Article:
If you want to know whether Volkswagen AG will someday become the world's largest automaker, the recent Guangzhou auto show was a good place to look for clues.
Guangzhou, in south China's Guangdong province, sponsors an annual auto show that is widely regarded as less important than rival events in Shanghai and Beijing.
Most global automakers sent second-string deputies to Guangzhou, but Karl-Thomas Neumann, CEO of Volkswagen Group China, made a point of attending.
VW had the largest exhibition space at the show, with separate booths for its Volkswagen, Audi, Skoda and Seat brands. Neumann made a speech at the Volkswagen exhibit, and he took the stage for Skoda and Seat.
Why does Volkswagen take a second-string auto show so seriously? Well, that's because it plans to do two things in Guangdong.
VW plans to build a big assembly plant in Foshan, a city near Guangzhou. That plant will build as many as 300,000 vehicles a year when it starts production in 2013.
Volkswagen also wants to introduce its Seat brand in China, and the Foshan plant -- which will produce cars for Seat, VW and Audi -- will play a key role.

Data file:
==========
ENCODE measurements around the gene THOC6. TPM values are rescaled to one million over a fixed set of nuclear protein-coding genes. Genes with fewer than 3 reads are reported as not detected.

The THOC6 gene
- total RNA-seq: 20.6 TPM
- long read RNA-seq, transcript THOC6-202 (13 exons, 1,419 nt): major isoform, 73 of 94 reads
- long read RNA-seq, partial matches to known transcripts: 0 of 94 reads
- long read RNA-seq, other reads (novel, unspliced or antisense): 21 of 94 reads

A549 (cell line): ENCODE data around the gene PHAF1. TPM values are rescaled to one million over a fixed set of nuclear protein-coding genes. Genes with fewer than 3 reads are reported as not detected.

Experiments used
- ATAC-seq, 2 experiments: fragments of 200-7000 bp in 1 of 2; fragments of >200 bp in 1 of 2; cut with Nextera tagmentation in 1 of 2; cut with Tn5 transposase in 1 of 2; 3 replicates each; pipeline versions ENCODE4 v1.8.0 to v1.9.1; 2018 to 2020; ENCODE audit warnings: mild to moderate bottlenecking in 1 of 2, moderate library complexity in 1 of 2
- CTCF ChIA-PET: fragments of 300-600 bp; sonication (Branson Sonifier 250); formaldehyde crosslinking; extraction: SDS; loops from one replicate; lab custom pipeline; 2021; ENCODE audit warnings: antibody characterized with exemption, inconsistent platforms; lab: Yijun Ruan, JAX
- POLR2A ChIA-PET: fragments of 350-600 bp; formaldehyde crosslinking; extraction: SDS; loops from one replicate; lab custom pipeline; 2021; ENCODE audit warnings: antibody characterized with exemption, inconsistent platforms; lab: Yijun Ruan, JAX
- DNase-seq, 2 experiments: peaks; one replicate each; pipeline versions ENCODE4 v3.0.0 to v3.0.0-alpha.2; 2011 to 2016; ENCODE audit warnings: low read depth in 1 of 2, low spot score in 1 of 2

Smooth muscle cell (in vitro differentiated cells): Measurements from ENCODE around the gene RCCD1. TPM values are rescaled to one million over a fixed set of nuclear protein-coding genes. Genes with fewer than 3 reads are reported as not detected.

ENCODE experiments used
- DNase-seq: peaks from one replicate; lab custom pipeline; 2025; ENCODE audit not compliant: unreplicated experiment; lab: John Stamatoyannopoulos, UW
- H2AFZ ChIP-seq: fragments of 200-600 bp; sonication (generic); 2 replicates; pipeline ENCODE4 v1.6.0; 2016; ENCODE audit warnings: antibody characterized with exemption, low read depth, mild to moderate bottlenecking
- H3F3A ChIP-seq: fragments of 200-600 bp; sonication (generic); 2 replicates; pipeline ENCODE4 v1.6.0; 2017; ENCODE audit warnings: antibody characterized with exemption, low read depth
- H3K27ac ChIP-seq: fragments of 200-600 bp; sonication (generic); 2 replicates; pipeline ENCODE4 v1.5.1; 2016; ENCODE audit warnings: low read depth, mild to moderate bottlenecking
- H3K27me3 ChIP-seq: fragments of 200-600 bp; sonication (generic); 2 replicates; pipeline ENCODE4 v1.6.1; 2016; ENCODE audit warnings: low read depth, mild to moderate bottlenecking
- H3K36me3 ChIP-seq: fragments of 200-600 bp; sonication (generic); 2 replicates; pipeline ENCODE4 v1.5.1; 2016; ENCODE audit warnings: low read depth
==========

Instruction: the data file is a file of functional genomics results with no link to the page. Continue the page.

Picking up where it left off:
VW Group plans to import some Seat models into China next year, but sales won't really take off until the Foshan site launches production.
Volkswagen has big ambitions to boost sales in south China.
In the first 10 months of 2011, the company sold 1.9 million Volkswagen, Audi and Skoda vehicles in China, accounting for nearly 18 percent of the country's passenger vehicle sales.
But VW is not content with the status quo, and it wants to penetrate Guangdong, where its sales are comparatively weak.
The potential rewards are tantalizing. Guangdong is China's largest regional auto market, generating 25 percent of the nation's car sales.
Moreover, consumers in that region are attuned to foreign brands. Guangdong was the first province opened to foreign trade in China's history. That means consumers in Guangdong might be willing to embrace Seat's sporty compact cars.
Guangdong has long been the stronghold of the Japanese brands. Toyota and Honda have joint ventures in Guangzhou, so VW Group is bound to meet strong competition.
But that's why VW is building an assembly plant in Foshan. The company already has assembly plants in northeast China, east China and southwest China, an extensive geographical reach matched only by Toyota.
By building the Foshan plant, VW will become the only global automaker with production facilities in four Chinese regions.
So the Guangzhou auto show -- supposedly a second-rate event in China -- should not be overlooked. VW's big splash there offers strong evidence of its determination to eclipse General Motors and Toyota.
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